Paul Jackson is the CEO of Eyeworks UK, and the chair of the Royal Television Society (RTS) Craft and Design Awards in the UK. Reflecting on his many years in television, from his years as a young producer at the BBC all the way to his time at RTS, Jackson explains why it’s important to recognize and nurture the talent behind the scenes.
I have loved chairing the RTS Craft and Design Awards over the last four years, not least because as a young producer working at the BBC – when it was in its heyday as a fully resourced, in-house production studio – I benefited hugely from the vast pool of talent and expertise in these departments. We could not have made shows like The Two Ronnies without the camera skills of Ron Green and his crew, the vision mixing of Heather Gilder or the costume design of Mary Husband. The same applied to the consummate video tape editing of Ed Wooden on The Young Ones or the brilliant makeup of Sally Sutton on Three of a Kind. Having seen first hand how irreplaceable these professionals are in the success of a show, I was delighted to be asked to get involved with an awards program dedicated to them.
One interesting anomaly in modern television is that we now see today’s highly skilled craft and design professionals working on a whole host of reality shows. At first one might wonder what place editing and lighting and costume and design might have in a world where we assume we are watching real people in real situations. Of course, we all know that in fact reality programs are only possible as a result of modern editing techniques that allow productions to monitor and meld together previously uncontrollable volumes of material.
The speed with which good segment teams can log and build a story as it develops, from a chaos of audio and video feeds is something we never dreamed of before the advent of digital recording. (I remember Ed Wooden late one night at Television Centre, electronically sending a piece of footage many times around the whole basement edit complex so as to delay its arrival on his old two-inch video show master by a few frames; now all he would have to do is dial in a number on his keyboard.) The skill of the people who do that job is now recognized at the Craft and Design Awards, where the post-production editing team on I’m a Celebrity Get Me Out Of Here won the award for Best Tape and Film editing in 2006. Interestingly, that same year, the show also won the Production Design award for Entertainment shows; recognition that building the camp itself as well as the studio for [UK comedy team] Ant and Dec and those remarkable, seemingly death-defying jungle trails all in the middle of nowhere, is a triumph of the art.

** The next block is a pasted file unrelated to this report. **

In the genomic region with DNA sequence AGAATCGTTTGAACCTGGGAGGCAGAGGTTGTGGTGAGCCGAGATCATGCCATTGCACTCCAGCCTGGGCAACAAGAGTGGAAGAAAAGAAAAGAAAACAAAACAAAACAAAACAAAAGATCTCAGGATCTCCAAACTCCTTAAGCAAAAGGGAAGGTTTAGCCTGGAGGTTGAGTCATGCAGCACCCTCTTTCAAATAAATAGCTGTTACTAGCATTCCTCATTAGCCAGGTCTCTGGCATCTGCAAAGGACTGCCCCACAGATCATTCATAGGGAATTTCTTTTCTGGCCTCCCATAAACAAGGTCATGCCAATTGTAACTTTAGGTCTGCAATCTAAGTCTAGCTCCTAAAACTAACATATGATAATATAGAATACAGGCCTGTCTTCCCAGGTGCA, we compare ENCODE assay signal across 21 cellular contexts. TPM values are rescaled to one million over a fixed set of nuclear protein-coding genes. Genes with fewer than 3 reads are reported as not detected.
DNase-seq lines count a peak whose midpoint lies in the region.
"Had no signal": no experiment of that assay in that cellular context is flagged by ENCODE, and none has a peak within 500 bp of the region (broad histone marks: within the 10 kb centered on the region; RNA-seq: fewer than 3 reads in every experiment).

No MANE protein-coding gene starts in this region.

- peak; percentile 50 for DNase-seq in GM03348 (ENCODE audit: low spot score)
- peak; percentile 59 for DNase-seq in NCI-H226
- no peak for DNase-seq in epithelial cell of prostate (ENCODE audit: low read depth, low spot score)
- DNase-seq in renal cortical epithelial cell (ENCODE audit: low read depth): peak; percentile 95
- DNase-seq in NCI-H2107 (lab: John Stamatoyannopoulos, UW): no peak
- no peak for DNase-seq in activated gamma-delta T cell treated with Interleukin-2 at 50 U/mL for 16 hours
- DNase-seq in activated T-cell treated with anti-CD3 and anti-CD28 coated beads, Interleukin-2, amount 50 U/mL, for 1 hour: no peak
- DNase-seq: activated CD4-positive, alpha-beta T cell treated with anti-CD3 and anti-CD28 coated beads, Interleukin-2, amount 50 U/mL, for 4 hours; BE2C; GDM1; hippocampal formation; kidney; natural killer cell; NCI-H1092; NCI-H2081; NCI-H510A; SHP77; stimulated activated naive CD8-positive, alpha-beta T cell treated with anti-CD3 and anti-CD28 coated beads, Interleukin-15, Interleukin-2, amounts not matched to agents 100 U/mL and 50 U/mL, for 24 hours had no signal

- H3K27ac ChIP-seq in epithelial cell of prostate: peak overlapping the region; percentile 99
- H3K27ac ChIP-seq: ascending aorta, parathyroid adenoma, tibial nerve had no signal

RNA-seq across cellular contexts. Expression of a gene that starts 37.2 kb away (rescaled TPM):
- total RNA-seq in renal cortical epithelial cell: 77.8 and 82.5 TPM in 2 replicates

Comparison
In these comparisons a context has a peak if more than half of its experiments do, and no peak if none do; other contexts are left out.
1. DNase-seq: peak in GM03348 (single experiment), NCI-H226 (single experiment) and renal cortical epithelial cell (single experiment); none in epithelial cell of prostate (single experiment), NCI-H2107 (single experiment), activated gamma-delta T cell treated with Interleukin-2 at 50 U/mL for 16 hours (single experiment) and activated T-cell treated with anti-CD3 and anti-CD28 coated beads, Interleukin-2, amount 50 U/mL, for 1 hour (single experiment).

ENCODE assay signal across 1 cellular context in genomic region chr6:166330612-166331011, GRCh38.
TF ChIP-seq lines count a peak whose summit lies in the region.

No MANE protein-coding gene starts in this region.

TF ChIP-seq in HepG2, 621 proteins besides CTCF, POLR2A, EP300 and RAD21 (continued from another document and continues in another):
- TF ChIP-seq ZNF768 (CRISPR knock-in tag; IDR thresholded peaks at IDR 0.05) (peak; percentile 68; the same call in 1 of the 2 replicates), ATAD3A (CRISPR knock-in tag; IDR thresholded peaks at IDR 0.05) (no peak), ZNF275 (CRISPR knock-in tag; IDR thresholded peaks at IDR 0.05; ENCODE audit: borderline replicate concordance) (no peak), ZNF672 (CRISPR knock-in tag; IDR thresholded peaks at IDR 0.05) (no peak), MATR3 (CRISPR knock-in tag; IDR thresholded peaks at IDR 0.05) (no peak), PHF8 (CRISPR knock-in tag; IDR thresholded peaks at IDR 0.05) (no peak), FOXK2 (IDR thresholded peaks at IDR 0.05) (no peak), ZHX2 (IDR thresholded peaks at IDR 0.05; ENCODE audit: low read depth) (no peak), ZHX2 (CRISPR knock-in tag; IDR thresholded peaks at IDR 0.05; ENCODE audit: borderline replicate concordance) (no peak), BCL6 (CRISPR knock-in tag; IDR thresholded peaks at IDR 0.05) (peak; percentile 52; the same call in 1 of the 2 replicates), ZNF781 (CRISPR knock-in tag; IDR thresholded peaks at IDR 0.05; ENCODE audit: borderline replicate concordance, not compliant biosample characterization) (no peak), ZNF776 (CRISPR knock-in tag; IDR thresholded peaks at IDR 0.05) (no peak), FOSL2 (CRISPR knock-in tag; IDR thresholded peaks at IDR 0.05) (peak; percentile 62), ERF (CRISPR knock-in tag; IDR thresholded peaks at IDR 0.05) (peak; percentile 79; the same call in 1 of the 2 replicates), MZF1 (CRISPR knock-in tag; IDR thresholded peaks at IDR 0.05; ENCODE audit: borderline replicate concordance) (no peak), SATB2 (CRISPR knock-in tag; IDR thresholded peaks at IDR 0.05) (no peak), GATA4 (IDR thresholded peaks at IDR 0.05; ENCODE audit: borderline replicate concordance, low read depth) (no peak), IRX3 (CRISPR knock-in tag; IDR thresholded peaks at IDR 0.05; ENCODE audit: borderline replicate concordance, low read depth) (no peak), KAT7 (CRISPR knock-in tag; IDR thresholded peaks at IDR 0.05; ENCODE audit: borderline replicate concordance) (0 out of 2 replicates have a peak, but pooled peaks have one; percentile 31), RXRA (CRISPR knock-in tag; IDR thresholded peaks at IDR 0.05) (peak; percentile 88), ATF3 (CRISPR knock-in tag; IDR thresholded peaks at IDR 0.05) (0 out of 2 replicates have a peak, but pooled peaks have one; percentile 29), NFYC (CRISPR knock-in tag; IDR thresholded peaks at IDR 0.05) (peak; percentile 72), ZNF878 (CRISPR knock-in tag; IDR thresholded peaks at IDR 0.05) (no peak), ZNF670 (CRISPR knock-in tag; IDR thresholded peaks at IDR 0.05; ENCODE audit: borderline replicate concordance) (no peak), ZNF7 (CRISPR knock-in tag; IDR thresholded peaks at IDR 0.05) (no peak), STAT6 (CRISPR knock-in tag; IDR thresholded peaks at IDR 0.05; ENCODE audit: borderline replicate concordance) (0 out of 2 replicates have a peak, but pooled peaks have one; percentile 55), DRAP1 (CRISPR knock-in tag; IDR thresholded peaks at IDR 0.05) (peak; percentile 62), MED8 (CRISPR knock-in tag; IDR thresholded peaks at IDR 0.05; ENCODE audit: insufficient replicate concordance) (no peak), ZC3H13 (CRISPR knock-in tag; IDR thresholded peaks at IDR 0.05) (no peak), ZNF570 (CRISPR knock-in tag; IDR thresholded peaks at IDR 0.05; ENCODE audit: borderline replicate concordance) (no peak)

The old skills also deliver for these modern, real people entertainment shows. The importance of costume and lighting to a show like Dancing on Ice is fairly obvious, and indeed both have been consistently recognized as award winners in the last few years, as has the actual camera direction, by Paul Kirrage. The importance of the whole design concept was also acknowledged when Britain’s Got Talent won the Production Design Award in 2008. Alongside the extraordinary innovation we have seen in the tools available in the edit suite has been the discovery of the most amazing possibilities in the use of graphics. Last year’s Innovation Award was given to Headcases, a 30-minute topical sketch show that could not have been made without the speed and flexibility of modern graphic packages; both of which the show pushed to the limit. The Judge’s award that year went to drama program, City of Vice, which again could not have been conceived without the stunning graphical treatment which allowed us to travel through the streets of 18th century London with such simplicity and conviction.
So, as the time for entries to this year’s award is upon us, have a look out for all those quiet background moments of brilliance that make the biggest and best shows such compelling viewing. For more information or to enter the awards visit www.rts.org.uk.